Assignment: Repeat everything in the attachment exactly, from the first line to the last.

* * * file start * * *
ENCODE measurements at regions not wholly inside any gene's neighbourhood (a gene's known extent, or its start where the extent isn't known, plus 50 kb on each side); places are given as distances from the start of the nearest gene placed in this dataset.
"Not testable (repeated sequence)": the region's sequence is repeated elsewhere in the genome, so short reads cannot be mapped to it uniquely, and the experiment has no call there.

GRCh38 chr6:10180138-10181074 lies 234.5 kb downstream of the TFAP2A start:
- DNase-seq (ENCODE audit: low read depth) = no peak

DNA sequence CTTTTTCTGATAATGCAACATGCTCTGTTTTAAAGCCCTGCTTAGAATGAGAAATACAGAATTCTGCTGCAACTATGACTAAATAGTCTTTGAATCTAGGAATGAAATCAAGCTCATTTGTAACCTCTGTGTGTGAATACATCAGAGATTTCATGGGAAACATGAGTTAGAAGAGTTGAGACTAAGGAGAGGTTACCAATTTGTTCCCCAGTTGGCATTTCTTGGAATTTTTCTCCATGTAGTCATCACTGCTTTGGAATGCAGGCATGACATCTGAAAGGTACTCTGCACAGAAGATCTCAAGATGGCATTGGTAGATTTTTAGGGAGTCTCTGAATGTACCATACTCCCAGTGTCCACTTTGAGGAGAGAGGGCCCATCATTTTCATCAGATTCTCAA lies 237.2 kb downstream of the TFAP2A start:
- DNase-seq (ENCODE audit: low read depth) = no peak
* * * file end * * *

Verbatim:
ENCODE measurements at regions not wholly inside any gene's neighbourhood (a gene's known extent, or its start where the extent isn't known, plus 50 kb on each side); places are given as distances from the start of the nearest gene placed in this dataset.
"Not testable (repeated sequence)": the region's sequence is repeated elsewhere in the genome, so short reads cannot be mapped to it uniquely, and the experiment has no call there.

GRCh38 chr6:10180138-10181074 lies 234.5 kb downstream of the TFAP2A start:
- DNase-seq (ENCODE audit: low read depth) = no peak

DNA sequence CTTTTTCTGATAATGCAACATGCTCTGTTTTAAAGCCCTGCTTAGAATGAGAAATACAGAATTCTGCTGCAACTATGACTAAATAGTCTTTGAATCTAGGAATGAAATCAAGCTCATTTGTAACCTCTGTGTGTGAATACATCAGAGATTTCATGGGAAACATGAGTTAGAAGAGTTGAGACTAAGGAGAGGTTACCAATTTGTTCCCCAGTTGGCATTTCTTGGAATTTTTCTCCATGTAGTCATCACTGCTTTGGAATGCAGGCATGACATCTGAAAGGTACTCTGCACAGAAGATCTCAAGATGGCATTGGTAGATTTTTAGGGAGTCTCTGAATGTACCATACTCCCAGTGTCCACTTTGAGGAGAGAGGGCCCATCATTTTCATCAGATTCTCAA lies 237.2 kb downstream of the TFAP2A start:
- DNase-seq (ENCODE audit: low read depth) = no peak